Sunday, October 5th, 5pm
Zeitgeist: 1618 Oretha Castle Haley Blvd
“Follow Me Down: Portraits of Louisiana Prison Musicians” is a feature-length documentary. Shot over the course of two years in three Louisiana Prisons. Ethnomusicologist, Ben Harbert weaves together interviews and performances of extraordinary inmate musicians-some serving life sentences, some new commits, and others soon to be released. The film offers an unexpected look at prison life, pushing viewers to reach their own conclusions about music, redemption, and the humanity in us all.
Check out the trailer here!
**The screening is a $10 suggested donation, at the door.~ Please give what you can! (And maybe you can’t attend but want to still donate..or pay for someone else’s ticket? All ya gotta do is message me!)
EVERY PENNY of the proceeds will go towards the NOLA TO ANGOLA fundraiser! www.facebook.com/nolatoangola. Nola to Angola is a long-distance bicycle fundraiser taking place in October to raise money for the Cornerstone Builder’s Bus Project. This organization provides a free monthly bus service for New Orleanians who have loved ones in Louisiana State Penitentiary (Angola), Dixon Correctional Institute, Avoyelles Correctional Center, and Rayburn Correctional Center. At least once a month the bus project rents a 55 passenger bus to provide a ride so those who might not otherwise have the ability to make the trek to these facilities, can visit loved ones.
Facebook event page: https://www.facebook.com/events/854462134566309/
Check out this Saints article:
(Sent via Saints News for Android by ZenMobi – http://zenmobi.com)
In the event you’re not available for our evening and weekend sessions, we will be holding a morning session this Wednesday at 10:30 AM at Byrdie’s on St. Claude. https://www.facebook.com/events/508124175932249/
If you have any questions, ask away!
Just a reminder, we are holding an info session upstairs at Fair Grinds today at 4:00! 3133 Ponce de Leon! See you there!
Families and Friends of Louisiana’s Incarcerated Children (FFLIC) and Nola to Angola (NTA) are excited to host a discussion group based on excerpts from Michelle Alexander’s The New Jim Crow. Using the text as a starting point, we will explore how the prison industrial complex affects ALL our lives, across lines of race, class, and gender. Through personal storytelling combined with critical analysis, we hope to bring people together to understand each other’s experiences and work together to resist criminalization in New Orleans. Come to learn, teach, listen, grow, collaborate, and find out how you can get more involved!
Did you know…
–Louisiana incarcerates more people per capita than anywhere else in the world
–One in seven black men from New Orleans is either in prison, on parole, or on probation
–99% of youth who go through juvenile court in New Orleans are black
–Both the New Orleans Police Department and Orleans Parish Prison (OPP) are under federal consent decrees for unconstitutional practices
Come on September 9th to engage and learn more!
Monday, September 9th, 5:30-8:30pm at the Community Book Center, 2523 Bayou Rd.
SNACKS WILL BE PROVIDED.
Questions?? Call 504-522-5437 for more info or email email@example.com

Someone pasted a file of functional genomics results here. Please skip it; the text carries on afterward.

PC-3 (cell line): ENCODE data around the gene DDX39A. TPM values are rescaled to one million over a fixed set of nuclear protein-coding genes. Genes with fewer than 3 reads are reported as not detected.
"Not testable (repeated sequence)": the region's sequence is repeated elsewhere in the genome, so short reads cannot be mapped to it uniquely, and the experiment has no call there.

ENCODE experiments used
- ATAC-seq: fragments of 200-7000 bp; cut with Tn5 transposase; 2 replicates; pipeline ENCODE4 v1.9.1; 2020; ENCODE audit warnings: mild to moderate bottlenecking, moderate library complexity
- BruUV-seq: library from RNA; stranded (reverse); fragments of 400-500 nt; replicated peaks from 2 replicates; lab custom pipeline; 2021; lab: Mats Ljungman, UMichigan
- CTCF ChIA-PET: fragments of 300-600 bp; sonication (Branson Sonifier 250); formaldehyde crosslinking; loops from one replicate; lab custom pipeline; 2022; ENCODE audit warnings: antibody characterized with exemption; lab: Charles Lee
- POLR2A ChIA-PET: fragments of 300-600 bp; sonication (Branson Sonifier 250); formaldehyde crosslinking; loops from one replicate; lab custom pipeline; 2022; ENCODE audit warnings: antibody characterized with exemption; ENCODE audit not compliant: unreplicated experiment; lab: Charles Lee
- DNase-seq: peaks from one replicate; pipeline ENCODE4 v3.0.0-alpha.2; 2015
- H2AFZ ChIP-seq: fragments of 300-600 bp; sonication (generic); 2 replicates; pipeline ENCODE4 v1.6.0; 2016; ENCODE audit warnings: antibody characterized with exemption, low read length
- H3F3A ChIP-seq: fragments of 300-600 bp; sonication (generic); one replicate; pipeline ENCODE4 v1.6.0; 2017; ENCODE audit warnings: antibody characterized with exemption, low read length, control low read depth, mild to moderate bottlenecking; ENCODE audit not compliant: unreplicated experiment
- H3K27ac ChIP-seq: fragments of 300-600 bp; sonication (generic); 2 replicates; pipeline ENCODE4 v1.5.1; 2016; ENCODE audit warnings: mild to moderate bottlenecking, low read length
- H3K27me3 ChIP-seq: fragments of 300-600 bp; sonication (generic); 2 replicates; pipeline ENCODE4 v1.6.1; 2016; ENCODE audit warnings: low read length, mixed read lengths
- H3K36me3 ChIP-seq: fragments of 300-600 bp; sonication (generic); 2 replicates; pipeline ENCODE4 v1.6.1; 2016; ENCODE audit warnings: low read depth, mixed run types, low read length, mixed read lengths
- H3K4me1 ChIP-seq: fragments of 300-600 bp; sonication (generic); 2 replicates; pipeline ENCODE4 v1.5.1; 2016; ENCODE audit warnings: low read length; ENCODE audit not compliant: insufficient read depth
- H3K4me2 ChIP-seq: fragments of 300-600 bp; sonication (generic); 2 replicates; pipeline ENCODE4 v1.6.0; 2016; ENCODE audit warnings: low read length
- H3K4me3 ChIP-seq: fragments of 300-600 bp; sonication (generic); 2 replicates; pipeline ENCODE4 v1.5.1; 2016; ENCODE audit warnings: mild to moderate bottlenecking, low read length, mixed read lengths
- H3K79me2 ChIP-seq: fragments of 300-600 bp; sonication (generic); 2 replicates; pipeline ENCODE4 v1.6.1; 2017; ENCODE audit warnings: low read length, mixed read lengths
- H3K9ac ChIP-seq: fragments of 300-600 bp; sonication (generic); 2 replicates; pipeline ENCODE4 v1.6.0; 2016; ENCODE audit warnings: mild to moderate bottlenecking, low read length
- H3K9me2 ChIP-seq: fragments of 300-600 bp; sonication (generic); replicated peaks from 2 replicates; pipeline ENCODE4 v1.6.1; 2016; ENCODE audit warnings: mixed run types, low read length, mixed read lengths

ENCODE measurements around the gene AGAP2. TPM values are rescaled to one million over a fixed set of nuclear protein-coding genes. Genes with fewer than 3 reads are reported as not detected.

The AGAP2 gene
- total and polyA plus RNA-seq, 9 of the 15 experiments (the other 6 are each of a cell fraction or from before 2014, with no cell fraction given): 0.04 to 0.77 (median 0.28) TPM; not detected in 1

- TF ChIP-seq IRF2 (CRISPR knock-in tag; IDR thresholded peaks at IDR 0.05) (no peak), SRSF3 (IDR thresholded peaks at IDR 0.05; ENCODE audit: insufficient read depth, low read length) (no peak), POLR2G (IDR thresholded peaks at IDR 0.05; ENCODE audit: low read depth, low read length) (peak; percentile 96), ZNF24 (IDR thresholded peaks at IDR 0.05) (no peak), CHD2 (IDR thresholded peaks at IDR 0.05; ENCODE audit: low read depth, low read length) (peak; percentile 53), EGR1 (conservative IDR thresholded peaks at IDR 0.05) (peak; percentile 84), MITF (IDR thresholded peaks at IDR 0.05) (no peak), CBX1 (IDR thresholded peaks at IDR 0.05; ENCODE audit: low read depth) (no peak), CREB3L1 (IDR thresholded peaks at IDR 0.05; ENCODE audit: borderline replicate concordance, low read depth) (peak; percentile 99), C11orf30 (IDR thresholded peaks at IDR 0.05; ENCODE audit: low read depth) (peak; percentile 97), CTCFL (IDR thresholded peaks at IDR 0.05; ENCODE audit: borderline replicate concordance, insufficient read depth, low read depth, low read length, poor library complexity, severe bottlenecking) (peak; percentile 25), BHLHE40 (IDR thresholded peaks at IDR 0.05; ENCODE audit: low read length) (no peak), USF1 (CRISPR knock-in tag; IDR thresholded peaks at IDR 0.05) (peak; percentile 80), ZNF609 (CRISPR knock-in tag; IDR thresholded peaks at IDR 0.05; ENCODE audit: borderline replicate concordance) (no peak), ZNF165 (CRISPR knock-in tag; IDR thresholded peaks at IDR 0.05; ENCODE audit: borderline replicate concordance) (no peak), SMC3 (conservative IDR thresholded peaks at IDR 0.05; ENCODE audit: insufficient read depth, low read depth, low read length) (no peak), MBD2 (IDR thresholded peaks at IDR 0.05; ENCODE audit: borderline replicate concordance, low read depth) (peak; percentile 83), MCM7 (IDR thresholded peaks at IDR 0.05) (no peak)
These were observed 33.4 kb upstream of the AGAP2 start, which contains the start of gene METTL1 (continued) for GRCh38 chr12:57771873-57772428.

Join Nola to Angola on August 8th as we host our second discussion group! This time we’ll be reading and discussing excerpts from “Soledad Brother” by George Jackson. We’ll be reading pages 3-33 which you can find online here: http://historyisaweapon.com/defcon1/soledadbro.html
ALL are welcome, regardless of prior knowledge! This is meant to be a safe, critical, friendly discussion about historic and current prison issues. New Orleans is the prison capital of the world; what does this mean for us in our lives? We especially want to reach out for folks who are new to learning about prisons or prison organizing.
Come at 5:30 to meet with NTA folks or do the reading (we’ll have extra copies there). The discussion will start promptly at 6:15! This event will take place at the Community Book Center, 2523 Bayou Road. See you there!
Registration is a two-fold process. We don’t actually consider anyone registered unless they have both paid their registration fee and come to an info-session or met with an organizer in person. We only do this to be certain of an individual’s dedication to taking part in this ride. It is a fundraiser, and we do get a lot of “interest” early on which eventually wanes down to the few who have the time and drive to pursue it.
Please keep in mind that on top of the registration fee, we do ask everyone to try to raise sponsorship funds from friends, coworkers, and family members. Your registration fee covers expenses such as fuel for support vehicles and food/drinks for you over the three days. The additional money raised goes to the Cornerstone Bus Project which funds the rides to the different Louisiana prisons.
So far we have been able to surpass our goals each year. The first year’s goal was to raise enough to fund six months of bus rides. It raised enough to cover seven months of rides. Last year’s goal was to cover eight to ten months of rides. Enough was raised to cover fourteen. Rather than only use one bus per trip, this money helped to provide additional buses so that there was no waiting list for some trips. Our goal for this year is enough to fund an entire year again. If we go beyond that, so be it, but we’ll be happy if another year of joy is brought to those who can see their loved ones at no cost.
If you have any questions, please don’t hesitate to ask. If circumstances have changed and you would prefer to help in some other way, we are always happy to have help.